In 2007, Big Sky expanded the skiing opportunities on the south face of Lone Peak with the addition of the new triple chair Dakota Lift, and access to the accompanying out-of-bounds sidecountry, Dakota Territory. Gondola One was retired in the summer of 2008, dismantled due to the rising cost of repairs.[2]

Big Sky's neighbor on its north boundary was Moonlight Basin, which merged with Big Sky Resort in October 2013.[2]

In 2016, Big Sky Resort installed two brand new chairlifts as part of BigSky2025, a 10-year, $150-million commitment to on-mountain improvements. Big Sky replaced the Lone Peak Triple in The Bowl with Powder Seeker, a six-seat high-speed chairlift with heated seats and blue bubble covers. The same summer, Big Sky Resort also replaced the old Challenger chairlift with a triple chairlift with a conveyor load.

In 2018, as part of the Big Sky 2025 plan, Big Sky Resort replaced the Ramcharger high-speed quad with "Ramcharger 8," an eight-seater high-speed bubble chair similar to Powder Seeker. Billed as "the most technologically advanced lift ever built," it is slated to open for the 2018/2019 season. The former Ramcharger quad will then replace the Shedhorn double-chair. [4]


Big Sky Resort is primarily known for its winter activities, which include skiing and snowboarding, seven terrain parks, zip-line and snowshoeing, but it has become an increasingly popular summer attraction. Several zip-lines, archery, tennis, hiking, and mountain biking trails are available on the mountain, with golf and Horseback riding available near the Meadow Village, situated at an elevation of 6,300 feet (1,900 m), between the ski area and US-191.[5]

Terrain Aspects - Skiing[6][edit]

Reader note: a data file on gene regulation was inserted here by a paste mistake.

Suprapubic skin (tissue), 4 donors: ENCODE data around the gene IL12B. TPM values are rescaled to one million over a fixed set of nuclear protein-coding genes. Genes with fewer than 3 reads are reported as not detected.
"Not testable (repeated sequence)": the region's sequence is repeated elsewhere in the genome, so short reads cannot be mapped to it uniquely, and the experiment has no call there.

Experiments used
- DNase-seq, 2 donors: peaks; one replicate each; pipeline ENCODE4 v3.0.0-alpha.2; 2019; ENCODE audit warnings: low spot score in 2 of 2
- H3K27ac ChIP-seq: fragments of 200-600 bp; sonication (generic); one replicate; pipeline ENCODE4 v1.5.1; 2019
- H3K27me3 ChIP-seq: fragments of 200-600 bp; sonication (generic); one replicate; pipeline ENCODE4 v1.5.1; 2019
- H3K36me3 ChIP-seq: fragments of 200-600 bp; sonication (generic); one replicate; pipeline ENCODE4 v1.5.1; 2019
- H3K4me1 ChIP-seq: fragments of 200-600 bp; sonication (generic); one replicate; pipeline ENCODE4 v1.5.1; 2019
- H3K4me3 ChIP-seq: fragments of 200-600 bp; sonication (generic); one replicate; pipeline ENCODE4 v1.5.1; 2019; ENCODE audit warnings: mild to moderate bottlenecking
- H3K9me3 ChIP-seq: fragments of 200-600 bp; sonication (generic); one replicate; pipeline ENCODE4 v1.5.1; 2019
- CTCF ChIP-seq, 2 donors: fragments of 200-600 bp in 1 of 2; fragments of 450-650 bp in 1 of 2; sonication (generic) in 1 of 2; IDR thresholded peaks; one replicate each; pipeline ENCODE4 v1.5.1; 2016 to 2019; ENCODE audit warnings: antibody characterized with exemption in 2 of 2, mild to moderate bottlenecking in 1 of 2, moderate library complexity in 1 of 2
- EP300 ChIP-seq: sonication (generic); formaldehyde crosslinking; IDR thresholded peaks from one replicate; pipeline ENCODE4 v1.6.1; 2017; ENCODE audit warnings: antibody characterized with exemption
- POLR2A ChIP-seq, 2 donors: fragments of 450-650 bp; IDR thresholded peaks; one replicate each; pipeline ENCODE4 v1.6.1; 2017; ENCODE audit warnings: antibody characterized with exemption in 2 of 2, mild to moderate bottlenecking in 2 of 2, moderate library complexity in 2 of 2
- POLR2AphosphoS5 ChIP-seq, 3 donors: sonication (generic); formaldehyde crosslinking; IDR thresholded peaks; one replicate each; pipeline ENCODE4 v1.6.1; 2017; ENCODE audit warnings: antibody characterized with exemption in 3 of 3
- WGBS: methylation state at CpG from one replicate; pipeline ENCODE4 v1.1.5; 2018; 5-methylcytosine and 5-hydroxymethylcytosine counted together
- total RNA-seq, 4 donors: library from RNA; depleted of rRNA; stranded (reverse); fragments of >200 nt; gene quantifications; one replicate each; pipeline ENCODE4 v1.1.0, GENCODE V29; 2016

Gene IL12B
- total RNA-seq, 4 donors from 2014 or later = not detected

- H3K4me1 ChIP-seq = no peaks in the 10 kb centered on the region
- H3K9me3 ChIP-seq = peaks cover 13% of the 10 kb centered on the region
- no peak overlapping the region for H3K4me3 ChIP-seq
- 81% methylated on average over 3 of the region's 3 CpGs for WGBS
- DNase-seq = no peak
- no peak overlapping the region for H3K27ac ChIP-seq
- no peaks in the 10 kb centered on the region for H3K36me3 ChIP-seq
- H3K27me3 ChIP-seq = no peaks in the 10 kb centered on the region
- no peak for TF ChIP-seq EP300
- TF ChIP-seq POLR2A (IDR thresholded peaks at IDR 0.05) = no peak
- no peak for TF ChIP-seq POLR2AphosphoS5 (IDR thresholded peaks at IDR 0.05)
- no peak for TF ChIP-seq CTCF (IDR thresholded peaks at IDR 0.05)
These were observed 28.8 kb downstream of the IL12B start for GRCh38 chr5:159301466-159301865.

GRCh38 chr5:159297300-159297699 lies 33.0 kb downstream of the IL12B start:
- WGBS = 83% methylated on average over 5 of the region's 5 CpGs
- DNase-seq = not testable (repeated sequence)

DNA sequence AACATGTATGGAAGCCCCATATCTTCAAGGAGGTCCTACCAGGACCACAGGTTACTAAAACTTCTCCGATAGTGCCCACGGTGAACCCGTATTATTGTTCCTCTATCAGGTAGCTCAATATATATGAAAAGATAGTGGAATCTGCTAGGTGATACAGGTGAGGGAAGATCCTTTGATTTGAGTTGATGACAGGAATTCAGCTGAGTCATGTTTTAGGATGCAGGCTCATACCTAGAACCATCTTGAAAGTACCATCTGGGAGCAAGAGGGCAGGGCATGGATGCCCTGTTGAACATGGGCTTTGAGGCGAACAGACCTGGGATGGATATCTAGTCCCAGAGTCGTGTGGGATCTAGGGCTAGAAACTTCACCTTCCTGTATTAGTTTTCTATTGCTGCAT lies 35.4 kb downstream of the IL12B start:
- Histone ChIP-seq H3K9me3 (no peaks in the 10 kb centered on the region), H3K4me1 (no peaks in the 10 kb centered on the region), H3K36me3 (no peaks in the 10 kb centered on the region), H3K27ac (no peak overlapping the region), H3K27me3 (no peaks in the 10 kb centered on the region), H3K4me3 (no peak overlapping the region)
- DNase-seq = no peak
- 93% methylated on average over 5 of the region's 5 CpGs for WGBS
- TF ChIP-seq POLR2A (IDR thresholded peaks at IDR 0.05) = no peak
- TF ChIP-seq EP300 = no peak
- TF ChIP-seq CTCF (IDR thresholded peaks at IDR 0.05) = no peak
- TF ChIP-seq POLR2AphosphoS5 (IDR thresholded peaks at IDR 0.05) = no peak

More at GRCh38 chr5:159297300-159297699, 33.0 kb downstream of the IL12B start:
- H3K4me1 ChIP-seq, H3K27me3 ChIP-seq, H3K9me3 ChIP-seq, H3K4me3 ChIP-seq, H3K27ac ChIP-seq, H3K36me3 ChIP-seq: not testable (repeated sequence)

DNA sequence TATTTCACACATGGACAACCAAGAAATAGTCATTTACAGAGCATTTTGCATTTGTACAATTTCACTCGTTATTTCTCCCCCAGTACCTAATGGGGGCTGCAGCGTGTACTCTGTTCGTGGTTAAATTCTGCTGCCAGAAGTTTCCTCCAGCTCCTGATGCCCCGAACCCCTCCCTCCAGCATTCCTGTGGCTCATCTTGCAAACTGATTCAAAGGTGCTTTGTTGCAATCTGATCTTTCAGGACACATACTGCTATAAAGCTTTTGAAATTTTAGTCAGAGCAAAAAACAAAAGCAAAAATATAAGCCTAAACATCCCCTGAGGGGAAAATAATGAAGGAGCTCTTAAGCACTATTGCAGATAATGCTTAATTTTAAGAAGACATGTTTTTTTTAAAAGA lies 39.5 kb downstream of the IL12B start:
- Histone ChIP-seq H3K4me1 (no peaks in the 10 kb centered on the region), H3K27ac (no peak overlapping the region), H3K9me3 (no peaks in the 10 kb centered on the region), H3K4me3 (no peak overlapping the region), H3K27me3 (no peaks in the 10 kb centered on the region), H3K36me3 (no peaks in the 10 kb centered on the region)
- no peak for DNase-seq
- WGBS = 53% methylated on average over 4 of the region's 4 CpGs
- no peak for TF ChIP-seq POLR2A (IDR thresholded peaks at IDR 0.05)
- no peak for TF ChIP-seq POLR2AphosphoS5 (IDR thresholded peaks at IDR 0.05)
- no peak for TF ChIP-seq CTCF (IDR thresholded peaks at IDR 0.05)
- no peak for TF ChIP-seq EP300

• North: 37%
  • West: 2%
  • East: 36%
  • South: 2%

Lone Peak Tram[edit]

The Lone Peak Tram is an aerial tramway at the Big Sky Resort that begins at the top of the Powder Seeker chairlift and unloads at the summit of Lone Mountain at 11,166 ft (3,403 m). Opened in the fall of 1995, the 15 passenger cab climbs 1,420 ft (433 m) over a distance of 2,828 ft (862 m), with two cabs traveling in opposite directions. It provides access to the most difficult terrain at Big Sky Resort, including former Moonlight Basin terrain. Construction was completed by the high-altitude construction firm Matrix, based in Alaska.[7]

Starting in the summer 2012 season, Big Sky Resort introduced daily summer tram rides to take visitors effortlessly to the top of Lone Peak, called The Lone Peak Expedition.[5]


  1. ^ a b c d e "Mountain Stats and Info". Retrieved 2016-11-02.
  2. ^ a b c d e f g h i j k l m "Big Sky Resort History". Retrieved 2 May 2017.
  3. ^ "Conferences". Retrieved 6 June 2015.
  5. ^ a b "Activities and Things to Do". Retrieved 6 June 2015.
  6. ^ Best Ski Resorts, ZRankings. "ZRankings Topographical Survey - Terrain". ZRankings. ZRankings. Retrieved 28 October 2015.
  7. ^ "Lone Peak Tram". Retrieved 18 November 2013.

External links[edit]